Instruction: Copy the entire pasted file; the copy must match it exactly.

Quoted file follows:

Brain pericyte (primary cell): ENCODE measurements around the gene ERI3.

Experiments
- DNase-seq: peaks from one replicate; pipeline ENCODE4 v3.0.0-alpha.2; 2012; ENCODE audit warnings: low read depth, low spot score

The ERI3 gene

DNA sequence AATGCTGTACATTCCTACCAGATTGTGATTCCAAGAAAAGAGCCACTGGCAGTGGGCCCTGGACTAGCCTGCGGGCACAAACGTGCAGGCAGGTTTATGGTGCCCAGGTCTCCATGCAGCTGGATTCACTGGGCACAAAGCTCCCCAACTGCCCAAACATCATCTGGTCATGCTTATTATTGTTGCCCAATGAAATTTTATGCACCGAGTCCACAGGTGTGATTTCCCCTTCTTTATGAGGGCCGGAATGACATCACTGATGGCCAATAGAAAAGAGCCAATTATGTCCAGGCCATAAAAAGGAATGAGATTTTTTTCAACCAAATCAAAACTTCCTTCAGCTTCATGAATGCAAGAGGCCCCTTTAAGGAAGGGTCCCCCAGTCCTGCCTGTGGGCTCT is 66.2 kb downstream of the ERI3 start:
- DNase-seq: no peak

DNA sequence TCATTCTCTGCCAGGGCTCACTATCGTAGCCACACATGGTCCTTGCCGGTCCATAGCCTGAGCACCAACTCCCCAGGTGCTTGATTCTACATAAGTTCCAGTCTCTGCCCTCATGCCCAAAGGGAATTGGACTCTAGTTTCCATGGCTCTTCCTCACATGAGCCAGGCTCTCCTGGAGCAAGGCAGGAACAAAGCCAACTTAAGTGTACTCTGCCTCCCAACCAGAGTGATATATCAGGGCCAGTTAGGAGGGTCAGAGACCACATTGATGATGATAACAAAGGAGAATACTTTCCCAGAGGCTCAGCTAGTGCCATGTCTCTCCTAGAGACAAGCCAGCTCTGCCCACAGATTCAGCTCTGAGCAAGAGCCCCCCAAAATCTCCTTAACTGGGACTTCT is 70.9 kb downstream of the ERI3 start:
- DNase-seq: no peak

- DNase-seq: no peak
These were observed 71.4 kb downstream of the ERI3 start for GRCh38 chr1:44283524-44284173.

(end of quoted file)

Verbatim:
Brain pericyte (primary cell): ENCODE measurements around the gene ERI3.

Experiments
- DNase-seq: peaks from one replicate; pipeline ENCODE4 v3.0.0-alpha.2; 2012; ENCODE audit warnings: low read depth, low spot score

The ERI3 gene

DNA sequence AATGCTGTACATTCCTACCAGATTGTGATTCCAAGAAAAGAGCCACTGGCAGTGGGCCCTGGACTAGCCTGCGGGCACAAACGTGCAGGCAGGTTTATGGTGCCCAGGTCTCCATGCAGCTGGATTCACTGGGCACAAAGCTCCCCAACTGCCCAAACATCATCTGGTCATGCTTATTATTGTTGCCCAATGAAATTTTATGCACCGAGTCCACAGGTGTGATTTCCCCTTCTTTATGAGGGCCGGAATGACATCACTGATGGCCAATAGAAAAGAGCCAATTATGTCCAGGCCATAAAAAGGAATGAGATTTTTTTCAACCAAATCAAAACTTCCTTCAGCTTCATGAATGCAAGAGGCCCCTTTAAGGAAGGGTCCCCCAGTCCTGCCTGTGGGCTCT is 66.2 kb downstream of the ERI3 start:
- DNase-seq: no peak

DNA sequence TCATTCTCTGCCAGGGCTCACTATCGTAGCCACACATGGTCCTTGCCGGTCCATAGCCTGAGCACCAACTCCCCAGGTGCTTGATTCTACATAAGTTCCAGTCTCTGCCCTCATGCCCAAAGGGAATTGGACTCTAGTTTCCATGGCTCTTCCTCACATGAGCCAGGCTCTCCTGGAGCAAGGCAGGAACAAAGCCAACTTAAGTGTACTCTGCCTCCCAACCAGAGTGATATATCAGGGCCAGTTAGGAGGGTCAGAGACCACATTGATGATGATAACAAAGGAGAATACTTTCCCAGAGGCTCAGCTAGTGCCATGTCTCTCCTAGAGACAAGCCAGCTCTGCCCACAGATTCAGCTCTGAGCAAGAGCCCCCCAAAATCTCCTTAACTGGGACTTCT is 70.9 kb downstream of the ERI3 start:
- DNase-seq: no peak

- DNase-seq: no peak
These were observed 71.4 kb downstream of the ERI3 start for GRCh38 chr1:44283524-44284173.